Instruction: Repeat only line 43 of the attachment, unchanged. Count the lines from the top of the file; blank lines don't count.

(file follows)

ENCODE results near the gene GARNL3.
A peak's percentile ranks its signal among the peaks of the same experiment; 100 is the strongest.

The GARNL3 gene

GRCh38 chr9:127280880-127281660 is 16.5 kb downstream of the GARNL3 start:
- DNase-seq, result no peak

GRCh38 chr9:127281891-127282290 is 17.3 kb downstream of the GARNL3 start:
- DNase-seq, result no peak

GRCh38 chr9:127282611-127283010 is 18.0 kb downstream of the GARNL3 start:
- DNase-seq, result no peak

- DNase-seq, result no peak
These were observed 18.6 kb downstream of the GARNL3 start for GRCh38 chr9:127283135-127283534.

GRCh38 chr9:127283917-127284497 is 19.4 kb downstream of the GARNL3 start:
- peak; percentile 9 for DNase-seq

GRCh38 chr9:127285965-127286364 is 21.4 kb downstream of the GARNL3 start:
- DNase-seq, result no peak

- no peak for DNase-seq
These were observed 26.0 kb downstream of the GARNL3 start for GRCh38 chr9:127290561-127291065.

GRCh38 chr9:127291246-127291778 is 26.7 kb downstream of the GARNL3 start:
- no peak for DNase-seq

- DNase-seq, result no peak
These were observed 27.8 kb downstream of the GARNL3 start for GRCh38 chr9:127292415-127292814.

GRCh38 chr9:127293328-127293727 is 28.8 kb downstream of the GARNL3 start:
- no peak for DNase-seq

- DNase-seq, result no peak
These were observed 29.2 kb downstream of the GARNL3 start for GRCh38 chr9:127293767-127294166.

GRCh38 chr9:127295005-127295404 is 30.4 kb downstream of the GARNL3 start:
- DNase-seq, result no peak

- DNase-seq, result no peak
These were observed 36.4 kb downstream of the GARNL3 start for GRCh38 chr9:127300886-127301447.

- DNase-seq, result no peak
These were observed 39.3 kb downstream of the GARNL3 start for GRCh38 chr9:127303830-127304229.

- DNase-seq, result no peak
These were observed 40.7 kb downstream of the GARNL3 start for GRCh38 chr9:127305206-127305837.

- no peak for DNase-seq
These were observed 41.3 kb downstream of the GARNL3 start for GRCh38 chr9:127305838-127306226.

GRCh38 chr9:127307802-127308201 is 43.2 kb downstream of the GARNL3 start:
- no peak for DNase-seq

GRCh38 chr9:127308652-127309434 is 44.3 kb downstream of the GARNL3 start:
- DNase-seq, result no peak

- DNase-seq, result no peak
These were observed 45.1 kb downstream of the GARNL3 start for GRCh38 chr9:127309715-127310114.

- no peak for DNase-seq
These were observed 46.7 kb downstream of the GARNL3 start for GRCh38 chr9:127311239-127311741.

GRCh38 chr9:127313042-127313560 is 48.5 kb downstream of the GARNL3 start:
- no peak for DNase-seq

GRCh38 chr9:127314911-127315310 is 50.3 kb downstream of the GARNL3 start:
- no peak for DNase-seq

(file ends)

These were observed 46.7 kb downstream of the GARNL3 start for GRCh38 chr9:127311239-127311741.